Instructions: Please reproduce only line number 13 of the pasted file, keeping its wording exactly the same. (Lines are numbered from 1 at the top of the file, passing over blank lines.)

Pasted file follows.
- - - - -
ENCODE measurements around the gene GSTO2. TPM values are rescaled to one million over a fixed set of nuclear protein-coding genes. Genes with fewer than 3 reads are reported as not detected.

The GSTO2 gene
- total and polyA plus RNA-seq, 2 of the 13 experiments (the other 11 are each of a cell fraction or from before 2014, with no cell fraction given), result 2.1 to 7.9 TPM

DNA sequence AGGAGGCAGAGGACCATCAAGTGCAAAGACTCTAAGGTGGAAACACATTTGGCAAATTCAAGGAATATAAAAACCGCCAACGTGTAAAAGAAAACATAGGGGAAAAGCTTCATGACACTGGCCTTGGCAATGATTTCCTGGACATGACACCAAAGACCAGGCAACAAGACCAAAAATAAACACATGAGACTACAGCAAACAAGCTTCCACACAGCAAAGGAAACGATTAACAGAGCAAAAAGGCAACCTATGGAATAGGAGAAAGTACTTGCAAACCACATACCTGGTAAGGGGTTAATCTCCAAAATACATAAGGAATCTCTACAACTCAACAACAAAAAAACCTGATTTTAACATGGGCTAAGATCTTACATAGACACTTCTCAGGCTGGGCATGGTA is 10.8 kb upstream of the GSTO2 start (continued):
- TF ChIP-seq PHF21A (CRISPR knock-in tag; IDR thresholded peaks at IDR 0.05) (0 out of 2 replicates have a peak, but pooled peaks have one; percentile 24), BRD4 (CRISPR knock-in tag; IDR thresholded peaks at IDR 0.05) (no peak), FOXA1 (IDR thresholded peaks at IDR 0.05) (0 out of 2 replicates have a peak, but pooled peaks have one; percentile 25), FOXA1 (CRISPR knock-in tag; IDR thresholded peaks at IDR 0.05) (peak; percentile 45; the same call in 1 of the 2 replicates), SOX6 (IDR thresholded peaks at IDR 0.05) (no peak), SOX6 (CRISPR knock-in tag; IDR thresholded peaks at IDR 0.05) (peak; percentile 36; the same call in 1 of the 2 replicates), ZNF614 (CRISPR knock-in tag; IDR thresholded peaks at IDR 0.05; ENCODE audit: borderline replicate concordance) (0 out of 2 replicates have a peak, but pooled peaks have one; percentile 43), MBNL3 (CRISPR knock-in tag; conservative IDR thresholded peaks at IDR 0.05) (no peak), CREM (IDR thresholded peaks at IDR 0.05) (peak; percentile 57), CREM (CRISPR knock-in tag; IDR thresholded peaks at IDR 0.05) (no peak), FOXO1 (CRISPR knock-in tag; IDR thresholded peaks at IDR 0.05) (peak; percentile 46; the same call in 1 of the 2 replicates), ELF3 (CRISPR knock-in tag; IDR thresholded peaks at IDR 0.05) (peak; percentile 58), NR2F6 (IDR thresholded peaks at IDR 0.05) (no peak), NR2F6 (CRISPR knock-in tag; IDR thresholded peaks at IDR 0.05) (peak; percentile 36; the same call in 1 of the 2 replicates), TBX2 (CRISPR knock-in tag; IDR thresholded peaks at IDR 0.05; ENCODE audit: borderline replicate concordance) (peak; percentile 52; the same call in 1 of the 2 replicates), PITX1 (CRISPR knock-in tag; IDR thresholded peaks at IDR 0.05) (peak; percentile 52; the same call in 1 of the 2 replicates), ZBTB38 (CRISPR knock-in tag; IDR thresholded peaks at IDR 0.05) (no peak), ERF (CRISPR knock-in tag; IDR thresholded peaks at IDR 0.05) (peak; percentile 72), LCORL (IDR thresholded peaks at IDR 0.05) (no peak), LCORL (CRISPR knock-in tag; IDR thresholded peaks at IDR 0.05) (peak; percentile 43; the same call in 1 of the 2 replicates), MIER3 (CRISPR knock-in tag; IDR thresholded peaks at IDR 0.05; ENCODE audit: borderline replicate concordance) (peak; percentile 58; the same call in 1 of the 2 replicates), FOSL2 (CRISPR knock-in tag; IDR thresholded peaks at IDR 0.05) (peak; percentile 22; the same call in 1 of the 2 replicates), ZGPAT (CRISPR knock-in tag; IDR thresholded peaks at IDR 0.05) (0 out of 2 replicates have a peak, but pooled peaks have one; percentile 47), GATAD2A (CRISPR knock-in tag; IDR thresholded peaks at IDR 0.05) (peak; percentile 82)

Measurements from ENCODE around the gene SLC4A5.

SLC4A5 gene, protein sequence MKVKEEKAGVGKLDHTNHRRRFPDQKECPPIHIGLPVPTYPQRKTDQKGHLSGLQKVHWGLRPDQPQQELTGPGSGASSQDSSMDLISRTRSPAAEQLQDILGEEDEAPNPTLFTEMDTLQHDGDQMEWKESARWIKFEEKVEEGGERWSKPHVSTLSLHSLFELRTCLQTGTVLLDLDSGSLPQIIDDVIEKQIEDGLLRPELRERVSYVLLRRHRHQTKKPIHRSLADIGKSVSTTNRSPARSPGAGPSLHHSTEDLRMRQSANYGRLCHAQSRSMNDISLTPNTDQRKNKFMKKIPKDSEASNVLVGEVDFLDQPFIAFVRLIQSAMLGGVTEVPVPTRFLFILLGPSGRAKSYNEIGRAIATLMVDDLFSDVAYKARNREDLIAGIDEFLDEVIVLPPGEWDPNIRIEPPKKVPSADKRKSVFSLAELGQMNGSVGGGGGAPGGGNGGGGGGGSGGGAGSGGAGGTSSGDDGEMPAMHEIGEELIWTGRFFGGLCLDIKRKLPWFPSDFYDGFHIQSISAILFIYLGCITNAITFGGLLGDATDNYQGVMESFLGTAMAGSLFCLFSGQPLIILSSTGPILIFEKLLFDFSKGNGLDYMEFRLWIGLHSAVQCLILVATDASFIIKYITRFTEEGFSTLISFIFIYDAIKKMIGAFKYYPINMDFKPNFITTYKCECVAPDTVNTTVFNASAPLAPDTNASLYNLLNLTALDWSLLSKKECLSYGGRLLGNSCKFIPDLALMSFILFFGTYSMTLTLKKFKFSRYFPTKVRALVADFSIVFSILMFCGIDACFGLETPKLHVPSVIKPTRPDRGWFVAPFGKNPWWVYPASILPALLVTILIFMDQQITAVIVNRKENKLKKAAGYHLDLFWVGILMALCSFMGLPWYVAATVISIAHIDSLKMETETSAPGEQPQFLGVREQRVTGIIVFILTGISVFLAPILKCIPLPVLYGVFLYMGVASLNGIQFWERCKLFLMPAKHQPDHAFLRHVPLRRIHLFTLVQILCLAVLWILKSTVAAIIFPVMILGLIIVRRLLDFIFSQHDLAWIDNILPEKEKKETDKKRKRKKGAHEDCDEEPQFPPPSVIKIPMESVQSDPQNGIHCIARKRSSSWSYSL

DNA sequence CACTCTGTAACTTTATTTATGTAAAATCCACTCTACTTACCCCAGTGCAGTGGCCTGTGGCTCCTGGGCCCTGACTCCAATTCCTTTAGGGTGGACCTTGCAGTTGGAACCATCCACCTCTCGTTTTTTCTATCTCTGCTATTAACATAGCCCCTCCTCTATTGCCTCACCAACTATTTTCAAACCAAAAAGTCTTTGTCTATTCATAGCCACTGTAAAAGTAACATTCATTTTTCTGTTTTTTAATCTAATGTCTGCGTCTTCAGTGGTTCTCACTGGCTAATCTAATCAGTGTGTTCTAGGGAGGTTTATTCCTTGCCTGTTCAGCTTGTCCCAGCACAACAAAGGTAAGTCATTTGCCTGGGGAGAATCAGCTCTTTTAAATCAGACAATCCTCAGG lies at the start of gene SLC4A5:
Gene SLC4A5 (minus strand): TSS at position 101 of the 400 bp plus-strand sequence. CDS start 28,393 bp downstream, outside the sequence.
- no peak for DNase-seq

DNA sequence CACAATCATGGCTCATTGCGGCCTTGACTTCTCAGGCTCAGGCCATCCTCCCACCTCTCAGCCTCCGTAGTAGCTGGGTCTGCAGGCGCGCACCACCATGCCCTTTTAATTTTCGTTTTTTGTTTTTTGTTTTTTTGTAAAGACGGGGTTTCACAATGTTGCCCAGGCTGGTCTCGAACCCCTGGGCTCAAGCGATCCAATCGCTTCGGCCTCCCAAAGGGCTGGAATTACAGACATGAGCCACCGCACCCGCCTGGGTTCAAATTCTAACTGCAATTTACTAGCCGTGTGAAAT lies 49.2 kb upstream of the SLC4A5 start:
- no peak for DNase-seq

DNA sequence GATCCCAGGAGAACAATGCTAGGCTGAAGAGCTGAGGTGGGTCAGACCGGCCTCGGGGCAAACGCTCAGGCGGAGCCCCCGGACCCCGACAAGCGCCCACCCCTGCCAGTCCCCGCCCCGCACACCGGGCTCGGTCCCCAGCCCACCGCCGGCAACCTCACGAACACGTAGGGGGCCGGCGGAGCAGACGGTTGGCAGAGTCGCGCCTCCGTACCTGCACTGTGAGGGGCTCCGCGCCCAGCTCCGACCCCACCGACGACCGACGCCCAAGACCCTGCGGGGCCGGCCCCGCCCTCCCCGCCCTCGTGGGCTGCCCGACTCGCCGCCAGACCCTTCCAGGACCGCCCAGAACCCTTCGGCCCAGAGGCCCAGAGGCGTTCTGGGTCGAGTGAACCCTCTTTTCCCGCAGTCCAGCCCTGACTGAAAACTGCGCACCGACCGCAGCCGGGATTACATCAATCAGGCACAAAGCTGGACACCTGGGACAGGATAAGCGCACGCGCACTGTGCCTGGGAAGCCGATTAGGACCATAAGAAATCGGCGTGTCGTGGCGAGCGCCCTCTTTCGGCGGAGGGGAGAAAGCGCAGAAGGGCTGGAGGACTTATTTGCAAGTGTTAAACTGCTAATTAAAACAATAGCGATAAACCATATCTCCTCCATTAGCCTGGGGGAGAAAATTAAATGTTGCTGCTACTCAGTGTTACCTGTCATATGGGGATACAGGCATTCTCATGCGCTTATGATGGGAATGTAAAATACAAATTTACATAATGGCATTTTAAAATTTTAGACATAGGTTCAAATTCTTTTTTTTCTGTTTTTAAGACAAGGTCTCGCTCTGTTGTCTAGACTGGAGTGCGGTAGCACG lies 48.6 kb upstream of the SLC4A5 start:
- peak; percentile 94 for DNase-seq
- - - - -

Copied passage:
DNA sequence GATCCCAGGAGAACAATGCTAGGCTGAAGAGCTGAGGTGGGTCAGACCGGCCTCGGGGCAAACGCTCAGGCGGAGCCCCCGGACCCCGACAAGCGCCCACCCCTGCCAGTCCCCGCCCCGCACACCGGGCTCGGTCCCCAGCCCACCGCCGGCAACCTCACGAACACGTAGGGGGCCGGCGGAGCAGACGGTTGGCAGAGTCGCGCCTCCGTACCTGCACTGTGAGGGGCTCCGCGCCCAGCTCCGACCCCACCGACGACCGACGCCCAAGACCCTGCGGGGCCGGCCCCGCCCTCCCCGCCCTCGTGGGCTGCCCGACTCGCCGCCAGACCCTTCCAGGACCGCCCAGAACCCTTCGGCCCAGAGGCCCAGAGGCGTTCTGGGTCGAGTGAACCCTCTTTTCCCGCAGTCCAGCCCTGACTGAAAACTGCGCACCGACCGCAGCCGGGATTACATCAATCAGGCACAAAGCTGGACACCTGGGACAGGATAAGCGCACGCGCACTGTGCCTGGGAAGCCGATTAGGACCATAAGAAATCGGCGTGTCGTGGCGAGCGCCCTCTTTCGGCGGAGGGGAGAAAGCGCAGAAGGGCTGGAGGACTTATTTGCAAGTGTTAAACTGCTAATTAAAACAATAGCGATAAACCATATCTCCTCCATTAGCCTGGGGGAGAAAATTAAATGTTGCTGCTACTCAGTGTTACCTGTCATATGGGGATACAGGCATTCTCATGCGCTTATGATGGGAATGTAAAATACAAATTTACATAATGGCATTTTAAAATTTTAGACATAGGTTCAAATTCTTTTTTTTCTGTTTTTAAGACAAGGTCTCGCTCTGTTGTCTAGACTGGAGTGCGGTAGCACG lies 48.6 kb upstream of the SLC4A5 start: